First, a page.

|Date||Late Meiji period, dated: Spring 1912|
|Material||Bamboo, dyed with plum extract|
|Dimensions||H 42,6 x Diam. circa 26,0 cm|
Comes with fitted, signed and sealed wooden box.
Price: EUR 26,000
An impressive, large open work freestyle bamboo basket made by Hayakawa Shōkosai III. The Hayakawa family is regarded as the founding fathers of modern bamboo art in Japan, since Hayakawa Shōkosai I (1815-1897) is said to be the first one who started to sign his works in 1856. His fifth son, Shōkosai III, followed the footsteps of succeeding the family business due to the premature death of his elder brother, Shōkosai II, in 1905. Specialists agree that he possibly played the most important role in "broadening the expressive capabilities of bamboo and departed much further than his father from Chinese models." (Earle 2018, 17) With his flexible organic style he exerted an immense influence on later bamboo art.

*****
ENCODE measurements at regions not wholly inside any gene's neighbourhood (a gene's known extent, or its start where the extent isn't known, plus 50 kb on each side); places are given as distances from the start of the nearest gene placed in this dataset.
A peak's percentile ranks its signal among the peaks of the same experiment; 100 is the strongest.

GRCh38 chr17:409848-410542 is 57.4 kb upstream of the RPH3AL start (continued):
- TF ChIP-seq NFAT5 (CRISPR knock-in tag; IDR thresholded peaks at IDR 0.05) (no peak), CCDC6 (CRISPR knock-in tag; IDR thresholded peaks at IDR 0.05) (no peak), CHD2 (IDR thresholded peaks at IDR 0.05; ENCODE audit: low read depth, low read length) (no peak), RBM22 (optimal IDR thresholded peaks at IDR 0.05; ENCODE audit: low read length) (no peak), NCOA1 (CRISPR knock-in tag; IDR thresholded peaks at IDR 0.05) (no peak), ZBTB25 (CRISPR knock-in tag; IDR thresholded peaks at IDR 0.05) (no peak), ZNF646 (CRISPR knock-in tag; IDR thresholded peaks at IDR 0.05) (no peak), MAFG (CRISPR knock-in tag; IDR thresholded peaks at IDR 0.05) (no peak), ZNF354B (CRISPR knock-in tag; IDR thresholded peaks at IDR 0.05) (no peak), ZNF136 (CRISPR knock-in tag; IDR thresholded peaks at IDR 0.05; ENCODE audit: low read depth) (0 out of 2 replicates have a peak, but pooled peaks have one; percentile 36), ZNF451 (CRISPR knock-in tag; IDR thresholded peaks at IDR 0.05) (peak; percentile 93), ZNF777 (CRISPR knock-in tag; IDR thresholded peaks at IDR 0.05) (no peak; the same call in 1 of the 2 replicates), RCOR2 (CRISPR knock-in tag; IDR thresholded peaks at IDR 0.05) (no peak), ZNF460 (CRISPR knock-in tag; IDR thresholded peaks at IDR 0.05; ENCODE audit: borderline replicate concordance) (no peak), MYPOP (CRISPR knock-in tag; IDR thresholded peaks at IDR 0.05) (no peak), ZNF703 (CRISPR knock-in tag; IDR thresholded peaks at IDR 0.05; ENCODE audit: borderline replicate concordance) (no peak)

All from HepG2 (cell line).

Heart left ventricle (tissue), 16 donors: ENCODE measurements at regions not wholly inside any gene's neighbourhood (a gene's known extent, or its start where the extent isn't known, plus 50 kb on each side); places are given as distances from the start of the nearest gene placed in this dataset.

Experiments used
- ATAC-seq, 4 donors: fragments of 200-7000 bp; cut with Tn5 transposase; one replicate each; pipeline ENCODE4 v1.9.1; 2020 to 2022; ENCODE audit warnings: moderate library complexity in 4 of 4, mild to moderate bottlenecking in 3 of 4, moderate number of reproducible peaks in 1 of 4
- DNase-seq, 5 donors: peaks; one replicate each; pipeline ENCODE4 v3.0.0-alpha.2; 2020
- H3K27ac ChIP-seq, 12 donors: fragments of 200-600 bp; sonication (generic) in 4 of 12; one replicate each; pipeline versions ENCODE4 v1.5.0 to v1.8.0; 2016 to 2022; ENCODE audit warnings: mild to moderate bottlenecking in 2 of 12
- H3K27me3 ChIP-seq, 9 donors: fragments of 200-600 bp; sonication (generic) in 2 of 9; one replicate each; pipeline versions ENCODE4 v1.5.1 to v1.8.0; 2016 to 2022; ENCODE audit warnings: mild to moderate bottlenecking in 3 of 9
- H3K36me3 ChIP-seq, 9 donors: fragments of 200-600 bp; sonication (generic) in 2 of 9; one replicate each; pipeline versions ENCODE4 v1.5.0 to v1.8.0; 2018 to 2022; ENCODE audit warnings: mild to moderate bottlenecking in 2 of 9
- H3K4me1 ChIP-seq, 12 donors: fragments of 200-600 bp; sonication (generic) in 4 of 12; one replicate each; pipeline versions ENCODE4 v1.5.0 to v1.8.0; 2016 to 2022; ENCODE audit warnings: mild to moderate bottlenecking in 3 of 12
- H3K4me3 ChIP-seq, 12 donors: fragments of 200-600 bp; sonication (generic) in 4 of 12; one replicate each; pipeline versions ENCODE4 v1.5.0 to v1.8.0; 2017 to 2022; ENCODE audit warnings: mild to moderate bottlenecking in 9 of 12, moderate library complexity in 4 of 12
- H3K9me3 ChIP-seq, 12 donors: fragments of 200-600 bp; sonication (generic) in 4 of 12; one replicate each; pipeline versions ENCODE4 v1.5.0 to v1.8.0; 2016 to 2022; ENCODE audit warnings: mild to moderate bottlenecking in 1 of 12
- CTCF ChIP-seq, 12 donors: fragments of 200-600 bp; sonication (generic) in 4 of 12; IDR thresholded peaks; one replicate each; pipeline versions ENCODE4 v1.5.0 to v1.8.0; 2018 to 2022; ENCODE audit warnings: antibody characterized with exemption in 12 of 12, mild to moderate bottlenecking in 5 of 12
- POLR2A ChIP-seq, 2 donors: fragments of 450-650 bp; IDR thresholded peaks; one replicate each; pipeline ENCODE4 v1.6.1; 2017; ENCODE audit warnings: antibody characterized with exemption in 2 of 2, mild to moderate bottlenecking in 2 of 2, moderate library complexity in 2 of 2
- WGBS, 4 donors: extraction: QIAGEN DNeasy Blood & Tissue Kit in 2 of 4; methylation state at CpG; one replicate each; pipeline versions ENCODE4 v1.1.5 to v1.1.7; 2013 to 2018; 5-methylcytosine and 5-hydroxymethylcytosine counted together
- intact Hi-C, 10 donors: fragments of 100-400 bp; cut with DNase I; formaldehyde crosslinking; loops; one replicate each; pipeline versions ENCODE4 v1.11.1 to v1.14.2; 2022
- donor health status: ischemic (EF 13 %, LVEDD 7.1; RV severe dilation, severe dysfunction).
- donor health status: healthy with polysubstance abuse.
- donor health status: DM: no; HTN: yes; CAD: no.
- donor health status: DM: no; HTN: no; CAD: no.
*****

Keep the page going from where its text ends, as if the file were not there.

Two similar baskets have been published in Joe Earle: Baskets. Masterpieces of Japanese Bamboo Art 1850-2015, John Adamson Dist A/C (2018), pp. 88-91.
Signed underneath: Sansei Shōkosai tsukuru ("Made by Shōkosai III") and dated inside the lid of the box: Mizunoene chūshun ("2nd month [of the lunar calendar], 1912").